North Korea is quickly becoming a threat to our security. It has at least a dozen nuclear warheads, some miniaturized for missile use. Its missiles can now strike Guam and Hawaii and will soon be able to reach our West Coast. To counter this threat, we have been developing a Nationwide Missile Defense (NMD) program since the 1990s. The NMD program has limited scope and is designed to counter a relatively small attack from an unsophisticated adversary. NMD is not capable of protecting us from a large-scale ICBM/MIRV attack launched by China or Russia. In response to North Korea’s threats, our Pentagon has deployed 14 of these missile interceptors on Guam. To Russia’s displeasure, we have also been installing these interceptors in Europe to protect allies from countries like Iran.

Aside from the Cold War déjà vu, missile defense opponents say we are far from deploying an ICBM shield. The requirements of an anti-ballistic missile system are considerable, and include the ability to discern missiles from decoys and destroying multiple targets in space. Supporters say this will add to our security. Critics, including many scientists, say we do not have the technology to reliably “hit a bullet with a bullet.” They claim that building such a system will waste hundreds of billions of dollars, start an arms race, and increase the likelihood of a nuclear first strike against us. They also warn of the consequences of depending on a missile defense system that doesn’t work if we are attacked.

Pending Legislation:

H.R.1128 – Protecting U.S. Missile Defense Information Act of 2013

I oppose reforming current National Missile Defense policy and wish to defeat H.R.1128

I oppose developing a national anti-ballistic missile defense system and wish to identify a legislator who will sponsor a bill to terminate all funding for this program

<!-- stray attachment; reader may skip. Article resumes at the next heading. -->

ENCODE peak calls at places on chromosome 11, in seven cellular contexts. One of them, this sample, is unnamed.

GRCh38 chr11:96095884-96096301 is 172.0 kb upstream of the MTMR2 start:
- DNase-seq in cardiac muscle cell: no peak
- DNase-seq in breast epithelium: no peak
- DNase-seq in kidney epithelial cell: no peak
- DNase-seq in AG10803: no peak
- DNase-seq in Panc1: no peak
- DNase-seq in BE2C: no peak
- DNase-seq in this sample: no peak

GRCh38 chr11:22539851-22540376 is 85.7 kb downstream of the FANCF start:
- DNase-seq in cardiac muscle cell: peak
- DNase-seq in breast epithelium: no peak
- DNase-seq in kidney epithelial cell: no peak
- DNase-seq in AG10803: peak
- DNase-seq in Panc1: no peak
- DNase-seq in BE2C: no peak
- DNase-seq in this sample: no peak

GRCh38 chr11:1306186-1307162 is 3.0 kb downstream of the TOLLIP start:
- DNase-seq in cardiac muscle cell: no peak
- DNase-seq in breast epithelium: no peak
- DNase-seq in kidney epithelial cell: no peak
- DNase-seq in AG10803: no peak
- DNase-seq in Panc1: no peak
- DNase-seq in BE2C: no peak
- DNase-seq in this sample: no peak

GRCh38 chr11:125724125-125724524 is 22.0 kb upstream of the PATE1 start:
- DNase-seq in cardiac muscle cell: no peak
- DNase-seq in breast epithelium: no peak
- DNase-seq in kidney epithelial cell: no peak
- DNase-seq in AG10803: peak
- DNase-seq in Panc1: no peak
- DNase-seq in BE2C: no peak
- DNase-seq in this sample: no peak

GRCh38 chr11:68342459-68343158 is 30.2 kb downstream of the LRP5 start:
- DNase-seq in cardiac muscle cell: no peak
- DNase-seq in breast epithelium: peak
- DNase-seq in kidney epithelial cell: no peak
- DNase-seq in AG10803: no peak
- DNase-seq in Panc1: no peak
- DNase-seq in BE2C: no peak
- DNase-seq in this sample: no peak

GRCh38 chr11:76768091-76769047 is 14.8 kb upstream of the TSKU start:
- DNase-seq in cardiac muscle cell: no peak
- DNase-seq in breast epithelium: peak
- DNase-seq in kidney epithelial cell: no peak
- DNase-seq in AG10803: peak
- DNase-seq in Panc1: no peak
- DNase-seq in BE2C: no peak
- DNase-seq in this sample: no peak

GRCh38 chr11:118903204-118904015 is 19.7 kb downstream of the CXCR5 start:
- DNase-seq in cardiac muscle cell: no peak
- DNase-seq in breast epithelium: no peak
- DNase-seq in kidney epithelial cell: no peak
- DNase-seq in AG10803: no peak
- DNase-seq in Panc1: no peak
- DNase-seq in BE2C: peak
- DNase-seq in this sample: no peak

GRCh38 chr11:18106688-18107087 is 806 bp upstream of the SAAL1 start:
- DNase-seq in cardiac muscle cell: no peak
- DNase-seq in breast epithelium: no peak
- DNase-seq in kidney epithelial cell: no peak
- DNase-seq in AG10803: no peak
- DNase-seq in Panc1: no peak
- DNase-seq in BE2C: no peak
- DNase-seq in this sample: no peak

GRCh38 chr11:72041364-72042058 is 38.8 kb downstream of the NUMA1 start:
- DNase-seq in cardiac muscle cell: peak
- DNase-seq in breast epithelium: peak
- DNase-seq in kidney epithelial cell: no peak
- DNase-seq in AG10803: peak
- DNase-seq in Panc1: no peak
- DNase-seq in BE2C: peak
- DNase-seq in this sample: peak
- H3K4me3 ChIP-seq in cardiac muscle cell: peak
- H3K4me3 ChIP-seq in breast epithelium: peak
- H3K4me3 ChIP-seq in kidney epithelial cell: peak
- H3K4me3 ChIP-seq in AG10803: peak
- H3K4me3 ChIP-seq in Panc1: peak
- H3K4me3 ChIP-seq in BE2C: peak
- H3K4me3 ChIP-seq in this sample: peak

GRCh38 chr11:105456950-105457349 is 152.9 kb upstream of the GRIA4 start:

I support prohibiting Department of Defense funds for 2014 or thereafter from being used to provide the Russian Federation with access to U.S. missile defense hit-to-kill technology, or telemetry data with respect to missile defense interceptors or target vehicles; declaring that the United States shall not be bound by the terms of any executive agreement relating to U.S. missile defense capabilities, including basing, locations, and numbers of missiles and wish to pass H.R.1128

I support declaring the policy of the United States with respect to design and deployment of a missile defense system capable of defending the national territory of the United States against ballistic missile attack, and wish to identify a legislator who will reintroduce H.R.1453 Security Against Nuclear Enemies Act of 2003 (108th Congress, 2003-2004)

 Posted by at 12:00 am
Jan 152015
 

Our military wants to retire ships, airplanes and other equipment that are outdated or too expensive to maintain or upgrade. However, Congress refuses to comply with our Army, Navy and Air Force’s requests to decommission these vessels, vehicles and aircraft. Critics say politics are to blame for the resistance to cut military programs that may financially affect a legislator’s district. It is estimated this resistance will cost taxpayers at least $5 billion over the next 2 years. Frustrated military leaders complain that the 2013 sequester cuts are forcing them to furlough contractors, ground Air Force training flights and delay or cancel ship deployments while Congress refuses to accept savings that could prevent these cuts. Our Navy has seven cruisers, two amphibious warships and two combat support ships they want to retire and save taxpayers about $5 billion over two years. Our Air Force wants to save us more than $600 million by retiring thirty-four C-130 and C-5A cargo aircraft, three B-1 bombers and eighteen high-altitude Global Hawk surveillance drones. Lawmakers from both parties have spent nearly half a billion dollars over the past two years building improved versions of the Abrams tank that our Army doesn’t need or want.

Pending Legislation: None

I oppose reforming current unwanted weapons policy

I support identifying a legislator who will sponsor a bill requiring mandatory decommissioning or scrapping of all weapons, vehicles, vessels and aircraft recommended by the Pentagon

 Posted by at 12:00 am